Managing human capital

Buzz of the week

Management isn’t easy, and management in the government is even more complex.

The latest example of that is the Government Accountability Office. Last week, GAO analysts voted 897 to 445 to unionize, joining the International Federation of Professional and Technical Engineers. Of course, that comes on the heels of GAO being named as the second best place to work in government by the Partnership for Public Service and American University’s Institute for the Study of Public Policy Implementation.

It is too early to know the lessons from GAO’s efforts to modernize its workforce practices. As part of GAO’s pay-for-performance plan, Comptroller General David Walker decided to do away with annual cost-of-living increases for some employees in certain pay bands in lieu of...well, pay for performance. It is an understatement to say that concept has not gone over well.

Undoubtedly, lessons will accrue from GAO’s experience, particularly for the presidential candidates who will be looking at GAO and the Bush administration’s pay-for-performance initiatives at the Defense and HomelandSecurity departments.

Clearly, one lesson is that pay changes are difficult. The broader question is this: Are they necessary? A strong constituency argues that pay for performance is nearly impossible in government because it is so difficult to determine exactly what exceptional performance consists of. Performance in a government project is determined by so many factors.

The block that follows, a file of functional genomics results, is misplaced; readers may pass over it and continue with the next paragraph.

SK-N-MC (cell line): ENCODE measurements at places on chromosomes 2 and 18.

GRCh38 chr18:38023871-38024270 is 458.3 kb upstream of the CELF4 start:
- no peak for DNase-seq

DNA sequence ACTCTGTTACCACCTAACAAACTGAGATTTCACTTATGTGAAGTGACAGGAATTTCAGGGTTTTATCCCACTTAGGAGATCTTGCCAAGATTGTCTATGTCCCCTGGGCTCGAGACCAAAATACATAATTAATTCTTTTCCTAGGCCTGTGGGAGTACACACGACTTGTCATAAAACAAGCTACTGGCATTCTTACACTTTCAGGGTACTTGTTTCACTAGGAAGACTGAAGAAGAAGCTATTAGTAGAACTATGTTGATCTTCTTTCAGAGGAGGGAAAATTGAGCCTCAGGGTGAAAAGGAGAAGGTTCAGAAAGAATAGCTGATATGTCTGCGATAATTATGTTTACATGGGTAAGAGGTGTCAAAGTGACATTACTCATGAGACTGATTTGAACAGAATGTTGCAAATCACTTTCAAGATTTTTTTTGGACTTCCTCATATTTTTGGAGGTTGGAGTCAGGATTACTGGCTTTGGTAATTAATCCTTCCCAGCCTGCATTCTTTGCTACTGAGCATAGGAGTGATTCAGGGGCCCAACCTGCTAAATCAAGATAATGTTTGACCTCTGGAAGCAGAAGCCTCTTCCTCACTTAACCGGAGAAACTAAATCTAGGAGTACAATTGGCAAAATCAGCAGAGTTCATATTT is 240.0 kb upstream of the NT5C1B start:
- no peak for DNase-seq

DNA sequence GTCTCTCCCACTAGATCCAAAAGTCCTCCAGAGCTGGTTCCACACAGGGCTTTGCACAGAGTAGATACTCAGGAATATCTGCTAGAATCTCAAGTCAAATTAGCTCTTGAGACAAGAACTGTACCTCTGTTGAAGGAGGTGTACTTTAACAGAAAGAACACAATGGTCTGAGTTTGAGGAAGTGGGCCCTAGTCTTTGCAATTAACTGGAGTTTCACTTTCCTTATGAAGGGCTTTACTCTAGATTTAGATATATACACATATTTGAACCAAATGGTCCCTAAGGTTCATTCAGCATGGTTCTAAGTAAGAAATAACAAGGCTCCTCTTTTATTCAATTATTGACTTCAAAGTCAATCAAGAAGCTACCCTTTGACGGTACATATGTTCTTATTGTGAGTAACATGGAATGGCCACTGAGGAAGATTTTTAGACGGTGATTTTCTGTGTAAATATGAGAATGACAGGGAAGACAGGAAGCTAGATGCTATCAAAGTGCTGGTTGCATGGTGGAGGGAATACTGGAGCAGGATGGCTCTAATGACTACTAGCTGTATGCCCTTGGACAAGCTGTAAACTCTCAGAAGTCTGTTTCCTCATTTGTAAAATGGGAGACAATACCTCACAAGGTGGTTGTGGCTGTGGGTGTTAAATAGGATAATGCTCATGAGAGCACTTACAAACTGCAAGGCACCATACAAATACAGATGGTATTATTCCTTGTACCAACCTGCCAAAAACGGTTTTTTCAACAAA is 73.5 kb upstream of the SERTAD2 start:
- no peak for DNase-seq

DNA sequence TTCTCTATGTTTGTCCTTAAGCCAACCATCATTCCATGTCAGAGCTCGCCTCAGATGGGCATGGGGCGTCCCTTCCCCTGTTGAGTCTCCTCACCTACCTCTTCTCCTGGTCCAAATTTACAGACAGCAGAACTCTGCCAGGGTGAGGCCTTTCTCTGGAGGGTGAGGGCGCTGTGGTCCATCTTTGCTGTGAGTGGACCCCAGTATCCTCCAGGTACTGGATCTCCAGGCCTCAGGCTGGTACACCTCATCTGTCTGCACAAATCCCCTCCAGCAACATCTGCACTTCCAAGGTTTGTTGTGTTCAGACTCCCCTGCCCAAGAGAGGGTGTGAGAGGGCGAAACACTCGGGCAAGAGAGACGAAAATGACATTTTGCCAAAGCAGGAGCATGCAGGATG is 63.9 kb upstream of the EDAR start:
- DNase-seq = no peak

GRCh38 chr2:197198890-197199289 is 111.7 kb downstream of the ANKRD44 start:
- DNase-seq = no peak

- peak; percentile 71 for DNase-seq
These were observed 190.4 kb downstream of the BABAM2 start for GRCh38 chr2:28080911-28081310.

Last week appears to have been a turning point in reforming the government pay system. What remains unclear is where that turning point takes us.

FCW in Print

In the latest issue: Looking back on three decades of big stories in federal IT.


  • Anne Rung -- Commerce Department Photo

    Exit interview with Anne Rung

    The government's departing top acquisition official said she leaves behind a solid foundation on which to build more effective and efficient federal IT.

  • Charles Phalen

    Administration appoints first head of NBIB

    The National Background Investigations Bureau announced the appointment of its first director as the agency prepares to take over processing government background checks.

  • Sen. James Lankford (R-Okla.)

    Senator: Rigid hiring process pushes millennials from federal work

    Sen. James Lankford (R-Okla.) said agencies are missing out on younger workers because of the government's rigidity, particularly its protracted hiring process.

  • FCW @ 30 GPS

    FCW @ 30

    Since 1987, FCW has covered it all -- the major contracts, the disruptive technologies, the picayune scandals and the many, many people who make federal IT function. Here's a look back at six of the most significant stories.

  • Shutterstock image.

    A 'minibus' appropriations package could be in the cards

    A short-term funding bill is expected by Sept. 30 to keep the federal government operating through early December, but after that the options get more complicated.

  • Defense Secretary Ash Carter speaks at the TechCrunch Disrupt conference in San Francisco

    DOD launches new tech hub in Austin

    The DOD is opening a new Defense Innovation Unit Experimental office in Austin, Texas, while Congress debates legislation that could defund DIUx.

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